T cells can be engineered to target tumor cells by transduction of tumor-specific chimeric receptors, consisting of an extracellular antigen-binding domain and an intracellular signaling domain. However, the peripheral blood of cancer patients frequently contains an increased number of T regulatory cells, which appear to inhibit immune reactivity. We have investigated the effects of T regulatory cells on chimeric T cells specific for the B-cell antigen CD19, as B-cell malignancies are attractive targets for chimeric T-cell therapy. When a CD19 single-chain Fv antibody was coupled to the CD3 zeta (ζ) chain, there was sharply reduced activity on exposure to T regulatory cells, measured by CD19+ target-induced proliferation and cytotoxicity. By contrast, expression in T cells of a chimeric receptor consisting of the intracellular portion of the CD28 molecule fused to the ζ-chain and CD19 single-chain Fv not only produced a higher proliferative response and an increased nuclear factor κB activation but also sustained these activities in the presence of T regulatory cells. These effects are seen whether the chimeric T cells are derived from normal donors or from patients with B-cell chronic lymphocytic leukemia, indicating the potential for clinical application in B cell malignancies.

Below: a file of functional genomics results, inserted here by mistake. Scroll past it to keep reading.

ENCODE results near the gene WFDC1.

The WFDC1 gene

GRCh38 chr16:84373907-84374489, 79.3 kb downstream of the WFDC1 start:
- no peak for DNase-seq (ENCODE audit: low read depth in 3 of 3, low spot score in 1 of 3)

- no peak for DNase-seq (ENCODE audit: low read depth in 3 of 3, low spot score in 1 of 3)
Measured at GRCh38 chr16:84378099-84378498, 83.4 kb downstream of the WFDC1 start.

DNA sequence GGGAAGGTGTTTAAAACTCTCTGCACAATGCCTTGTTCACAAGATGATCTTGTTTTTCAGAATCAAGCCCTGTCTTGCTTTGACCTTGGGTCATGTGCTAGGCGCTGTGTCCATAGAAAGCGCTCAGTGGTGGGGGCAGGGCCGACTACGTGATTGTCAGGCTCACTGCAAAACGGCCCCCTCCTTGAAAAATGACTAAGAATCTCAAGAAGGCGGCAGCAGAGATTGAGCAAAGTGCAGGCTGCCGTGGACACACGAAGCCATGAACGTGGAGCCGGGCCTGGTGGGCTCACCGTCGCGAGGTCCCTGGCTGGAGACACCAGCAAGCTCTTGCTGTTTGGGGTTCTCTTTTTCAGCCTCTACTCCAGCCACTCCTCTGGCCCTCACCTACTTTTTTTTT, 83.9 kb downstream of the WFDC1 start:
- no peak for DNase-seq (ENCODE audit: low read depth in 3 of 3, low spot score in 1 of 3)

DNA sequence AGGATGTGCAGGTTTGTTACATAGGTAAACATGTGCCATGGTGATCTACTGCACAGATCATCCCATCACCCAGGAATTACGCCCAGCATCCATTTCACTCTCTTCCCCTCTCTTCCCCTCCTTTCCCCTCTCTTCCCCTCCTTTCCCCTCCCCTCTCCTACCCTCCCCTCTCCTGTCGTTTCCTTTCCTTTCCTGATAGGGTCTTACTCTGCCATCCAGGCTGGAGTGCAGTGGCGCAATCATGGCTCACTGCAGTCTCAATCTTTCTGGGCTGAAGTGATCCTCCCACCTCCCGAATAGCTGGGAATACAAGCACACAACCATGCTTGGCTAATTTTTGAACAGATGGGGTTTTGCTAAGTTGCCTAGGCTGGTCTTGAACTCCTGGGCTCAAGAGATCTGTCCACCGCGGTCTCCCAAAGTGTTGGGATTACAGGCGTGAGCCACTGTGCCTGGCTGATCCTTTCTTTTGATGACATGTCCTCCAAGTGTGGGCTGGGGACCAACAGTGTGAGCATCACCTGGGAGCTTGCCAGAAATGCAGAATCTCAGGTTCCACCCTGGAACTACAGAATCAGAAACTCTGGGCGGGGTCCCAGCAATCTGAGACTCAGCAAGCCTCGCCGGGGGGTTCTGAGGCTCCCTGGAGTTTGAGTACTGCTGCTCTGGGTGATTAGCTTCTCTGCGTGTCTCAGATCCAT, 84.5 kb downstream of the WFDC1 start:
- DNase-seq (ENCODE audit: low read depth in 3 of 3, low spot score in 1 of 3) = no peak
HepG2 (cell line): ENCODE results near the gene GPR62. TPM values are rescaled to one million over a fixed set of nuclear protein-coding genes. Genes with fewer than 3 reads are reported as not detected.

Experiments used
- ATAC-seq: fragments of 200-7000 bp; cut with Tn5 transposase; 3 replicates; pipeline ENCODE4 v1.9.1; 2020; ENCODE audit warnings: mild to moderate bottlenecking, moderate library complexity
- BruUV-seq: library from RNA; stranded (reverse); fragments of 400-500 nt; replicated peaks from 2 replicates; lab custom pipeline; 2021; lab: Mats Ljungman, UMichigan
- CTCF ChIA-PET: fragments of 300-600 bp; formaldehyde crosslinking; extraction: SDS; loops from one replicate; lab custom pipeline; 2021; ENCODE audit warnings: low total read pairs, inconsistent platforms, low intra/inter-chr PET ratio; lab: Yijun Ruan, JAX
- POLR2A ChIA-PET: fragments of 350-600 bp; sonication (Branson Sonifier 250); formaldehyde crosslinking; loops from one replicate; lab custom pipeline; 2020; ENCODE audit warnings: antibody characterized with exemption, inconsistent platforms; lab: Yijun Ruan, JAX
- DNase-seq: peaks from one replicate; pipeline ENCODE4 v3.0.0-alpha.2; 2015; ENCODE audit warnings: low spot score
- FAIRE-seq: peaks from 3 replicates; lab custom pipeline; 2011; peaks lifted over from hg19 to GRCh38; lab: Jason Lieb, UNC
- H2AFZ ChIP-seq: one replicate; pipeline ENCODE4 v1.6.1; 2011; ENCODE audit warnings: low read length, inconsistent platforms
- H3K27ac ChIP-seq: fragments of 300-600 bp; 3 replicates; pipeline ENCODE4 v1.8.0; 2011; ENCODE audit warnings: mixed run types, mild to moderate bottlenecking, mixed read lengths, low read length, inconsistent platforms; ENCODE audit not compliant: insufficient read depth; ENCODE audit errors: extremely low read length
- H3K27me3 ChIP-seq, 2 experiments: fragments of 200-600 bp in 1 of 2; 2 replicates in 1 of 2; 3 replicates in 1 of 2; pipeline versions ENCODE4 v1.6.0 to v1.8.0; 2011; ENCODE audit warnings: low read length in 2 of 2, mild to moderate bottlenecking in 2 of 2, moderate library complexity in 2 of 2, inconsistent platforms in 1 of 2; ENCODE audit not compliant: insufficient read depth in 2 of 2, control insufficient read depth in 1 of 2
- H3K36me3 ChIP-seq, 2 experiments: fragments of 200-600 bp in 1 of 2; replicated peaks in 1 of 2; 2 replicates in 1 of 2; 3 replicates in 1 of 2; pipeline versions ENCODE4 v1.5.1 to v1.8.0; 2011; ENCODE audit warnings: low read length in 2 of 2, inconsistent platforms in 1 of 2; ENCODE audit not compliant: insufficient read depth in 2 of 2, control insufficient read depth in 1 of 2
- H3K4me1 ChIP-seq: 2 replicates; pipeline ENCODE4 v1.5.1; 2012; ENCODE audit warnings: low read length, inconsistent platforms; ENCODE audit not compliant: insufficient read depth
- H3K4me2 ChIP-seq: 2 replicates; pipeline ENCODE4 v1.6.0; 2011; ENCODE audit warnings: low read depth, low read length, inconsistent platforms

ASJC Scopus subject areas
- Cancer Research